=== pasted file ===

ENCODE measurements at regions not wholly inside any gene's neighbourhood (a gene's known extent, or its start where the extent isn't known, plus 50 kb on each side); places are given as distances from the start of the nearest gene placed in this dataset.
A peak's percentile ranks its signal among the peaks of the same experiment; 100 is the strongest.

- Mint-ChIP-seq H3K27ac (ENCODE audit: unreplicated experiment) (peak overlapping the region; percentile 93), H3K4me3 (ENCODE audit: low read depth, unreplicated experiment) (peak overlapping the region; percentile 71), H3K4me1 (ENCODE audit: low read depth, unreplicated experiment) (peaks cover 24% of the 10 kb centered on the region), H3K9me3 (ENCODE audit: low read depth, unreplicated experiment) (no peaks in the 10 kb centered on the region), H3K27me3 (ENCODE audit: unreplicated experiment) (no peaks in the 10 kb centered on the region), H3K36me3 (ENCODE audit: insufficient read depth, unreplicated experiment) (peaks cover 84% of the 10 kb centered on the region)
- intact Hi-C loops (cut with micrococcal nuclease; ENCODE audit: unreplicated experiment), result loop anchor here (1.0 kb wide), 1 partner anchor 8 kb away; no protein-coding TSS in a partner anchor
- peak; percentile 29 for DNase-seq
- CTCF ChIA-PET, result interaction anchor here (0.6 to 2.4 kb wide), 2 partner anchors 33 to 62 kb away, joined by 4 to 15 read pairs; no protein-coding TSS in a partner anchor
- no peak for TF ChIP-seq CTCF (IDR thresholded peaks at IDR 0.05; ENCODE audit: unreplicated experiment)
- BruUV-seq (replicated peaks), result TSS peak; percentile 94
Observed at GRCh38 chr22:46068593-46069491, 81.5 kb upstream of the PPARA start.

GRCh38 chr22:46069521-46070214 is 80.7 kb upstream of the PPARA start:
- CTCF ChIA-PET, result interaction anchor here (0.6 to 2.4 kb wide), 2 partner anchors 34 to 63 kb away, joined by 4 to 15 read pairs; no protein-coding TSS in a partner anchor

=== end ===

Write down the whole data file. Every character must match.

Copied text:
ENCODE measurements at regions not wholly inside any gene's neighbourhood (a gene's known extent, or its start where the extent isn't known, plus 50 kb on each side); places are given as distances from the start of the nearest gene placed in this dataset.
A peak's percentile ranks its signal among the peaks of the same experiment; 100 is the strongest.

- Mint-ChIP-seq H3K27ac (ENCODE audit: unreplicated experiment) (peak overlapping the region; percentile 93), H3K4me3 (ENCODE audit: low read depth, unreplicated experiment) (peak overlapping the region; percentile 71), H3K4me1 (ENCODE audit: low read depth, unreplicated experiment) (peaks cover 24% of the 10 kb centered on the region), H3K9me3 (ENCODE audit: low read depth, unreplicated experiment) (no peaks in the 10 kb centered on the region), H3K27me3 (ENCODE audit: unreplicated experiment) (no peaks in the 10 kb centered on the region), H3K36me3 (ENCODE audit: insufficient read depth, unreplicated experiment) (peaks cover 84% of the 10 kb centered on the region)
- intact Hi-C loops (cut with micrococcal nuclease; ENCODE audit: unreplicated experiment), result loop anchor here (1.0 kb wide), 1 partner anchor 8 kb away; no protein-coding TSS in a partner anchor
- peak; percentile 29 for DNase-seq
- CTCF ChIA-PET, result interaction anchor here (0.6 to 2.4 kb wide), 2 partner anchors 33 to 62 kb away, joined by 4 to 15 read pairs; no protein-coding TSS in a partner anchor
- no peak for TF ChIP-seq CTCF (IDR thresholded peaks at IDR 0.05; ENCODE audit: unreplicated experiment)
- BruUV-seq (replicated peaks), result TSS peak; percentile 94
Observed at GRCh38 chr22:46068593-46069491, 81.5 kb upstream of the PPARA start.

GRCh38 chr22:46069521-46070214 is 80.7 kb upstream of the PPARA start:
- CTCF ChIA-PET, result interaction anchor here (0.6 to 2.4 kb wide), 2 partner anchors 34 to 63 kb away, joined by 4 to 15 read pairs; no protein-coding TSS in a partner anchor